Climate Action Plan - Measure SW-1.1
Solid Waste Diversion
The County aims to achieve 80% solid waste diversion rate by 2030. Currently, construction and demolition debris and organic materials (including food scraps and yard trimmings) make up almost 70% of unincorporated county waste going to landfill. The County aims to divert more of these types of materials from landfill by implementing the County’s Strategic Plan to Reduce Waste.
- 2030 Target: Achieve 80% solid waste diversion in the unincorporated county
Where are we going?
Since the State passed Assembly Bill (AB) 939, California’s Integrated Waste Management Act, the County has implemented numerous recycling and organics collection and diversion programs and policies to increase the unincorporated county’s waste diversion rate. As a result, the County’s diversion rate increased from 48% in 1995 to 60% in 2019, just below the statewide rate of 62%. With construction and demolition (C&D) debris accounting for up to 34% of waste that is sent to landfill, the County adopted a Construction & Demolition Debris Recycling Ordinance to increase the diversion of C&D debris.
The Department of Public Works (DPW) is implementing the Strategic Plan to Reduce Waste to reduce the need for new landfills, lower greenhouse gas emissions from waste decomposition and the transportation of waste to landfills, and conserve energy. Aligning with State requirements, the County aims to increase the waste diversion rate to 75% by 2025, and 80% waste diversion by 2030.
The Strategic Plan to Reduce Waste contains over 15 individual programs and initiatives focused on waste prevention, reuse, repair, recycling, composting, and more. Targeted materials for diversion include traditional recyclables, yard trimmings, food scraps, compostable paper, and construction and demolition debris.
The County plans to achieve the 80% waste diversion target by updating franchise hauler agreements related to the collection of recyclable materials and construction and demolition debris and amending County land use and zoning regulations to allow more organics collection and processing within the unincorporated county.
On May 5, 2021, the Board approved updates to the Solid Waste Ordinance that require haulers who collect construction and demolition materials to obtain a franchise agreement and creates the Certified Recyclable Materials Collector program. On September 14, 2022, the Board voted unanimously to adopt the Organic Materials Ordinance Update to make it easier to set up small to large scale commercial organics processing facilities and operations within the unincorporated area.
The Department of Public Works takes a creative approach in working with schools, community groups, businesses, and residents to find individualized solutions for their specific needs. DPW provides training and education, equipment for recycling, and information on food donation. DPW also provides feedstock, siting, and permit assistance to those interested in starting or expanding recycling processing infrastructure. Additional efforts include supporting food waste prevention, expanding food donation programs, standardizing commercial and residential waste collection services, and expanding technical and household hazardous waste recycling services.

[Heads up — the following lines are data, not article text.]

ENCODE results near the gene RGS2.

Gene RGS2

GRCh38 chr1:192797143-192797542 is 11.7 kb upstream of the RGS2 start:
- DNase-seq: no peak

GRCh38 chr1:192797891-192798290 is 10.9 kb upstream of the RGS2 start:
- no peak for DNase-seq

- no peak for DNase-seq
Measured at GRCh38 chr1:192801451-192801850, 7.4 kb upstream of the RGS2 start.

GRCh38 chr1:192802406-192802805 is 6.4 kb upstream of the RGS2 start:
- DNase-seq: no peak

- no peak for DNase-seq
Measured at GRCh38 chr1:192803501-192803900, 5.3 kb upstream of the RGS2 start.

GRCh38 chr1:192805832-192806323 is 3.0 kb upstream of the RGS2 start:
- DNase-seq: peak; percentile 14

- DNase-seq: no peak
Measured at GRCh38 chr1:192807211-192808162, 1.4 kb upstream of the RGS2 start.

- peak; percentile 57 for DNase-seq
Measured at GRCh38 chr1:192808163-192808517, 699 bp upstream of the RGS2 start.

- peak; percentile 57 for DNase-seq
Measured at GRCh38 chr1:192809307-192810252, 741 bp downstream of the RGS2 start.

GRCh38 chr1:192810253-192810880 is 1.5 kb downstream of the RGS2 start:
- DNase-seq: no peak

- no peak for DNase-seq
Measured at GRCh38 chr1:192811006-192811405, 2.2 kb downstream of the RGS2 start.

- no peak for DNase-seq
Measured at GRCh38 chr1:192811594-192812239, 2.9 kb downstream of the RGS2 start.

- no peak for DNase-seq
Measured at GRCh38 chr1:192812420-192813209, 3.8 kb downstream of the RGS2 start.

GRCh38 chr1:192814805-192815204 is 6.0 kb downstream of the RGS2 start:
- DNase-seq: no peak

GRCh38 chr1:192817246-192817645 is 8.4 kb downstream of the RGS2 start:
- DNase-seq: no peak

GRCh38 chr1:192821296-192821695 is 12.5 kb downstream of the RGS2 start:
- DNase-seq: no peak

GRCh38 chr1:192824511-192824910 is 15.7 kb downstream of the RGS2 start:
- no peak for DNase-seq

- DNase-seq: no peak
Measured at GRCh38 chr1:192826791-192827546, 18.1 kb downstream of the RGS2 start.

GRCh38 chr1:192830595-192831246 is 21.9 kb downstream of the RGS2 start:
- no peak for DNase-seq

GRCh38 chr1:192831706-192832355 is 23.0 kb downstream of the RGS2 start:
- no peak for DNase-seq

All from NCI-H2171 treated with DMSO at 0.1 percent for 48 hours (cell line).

How is this measured?
Since 1990, the County estimates its annual diversion rate using methodology established by the state. Currently, waste in the unincorporated areas includes 34% construction and demolition debris, 34% organics, and 23% recyclables as the three major sources of waste, most of which is recoverable. By diverting more recyclables, organic materials including food scraps, and construction and demolition debris, the County plans to reach the diversion rate of 80% by 2030. Greenhouse gas emissions occur when organic materials decompose in an anaerobic environment producing methane, a greenhouse gas 85 times more potent than carbon dioxide. Greenhouse gas emissions are calculated based on the total amount of waste landfilled and the percent of organic content within the landfilled waste. Reducing the amount of organic material within landfills leads to a reduction in total greenhouse gas emissions from this sector.
Why is this important?
Achieving 80% waste diversion will benefit unincorporated county residents and businesses by improving and simplifying recycling services, decreasing the costs of disposal by providing more materials recovery opportunities, increasing access to household hazardous waste services, increasing recycling and donation events, and expanding the life of existing landfills. Diverting materials from landfill decreases greenhouse gas and transportation emissions, disposal fees, and pollution that results from landfill operations.
Composting organic materials avoids methane production and results in valuable soil amendments such as compost and mulch. When applied to local farms, compost and mulch help build healthy soil that is better equipped to take carbon from the atmosphere into the soil through sequestration. Increasing organic materials collection and processing within the unincorporated county will also provide new business opportunities, spur local compost and mulch markets, and return important nutrients and moisture back to the soil naturally within a closed loop system.
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Compost-Nature’s Way of Recycling
The Right Way to Recycle - Empty, Dry & Loose
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ReThink Waste: Take a second look at what you're throwing away
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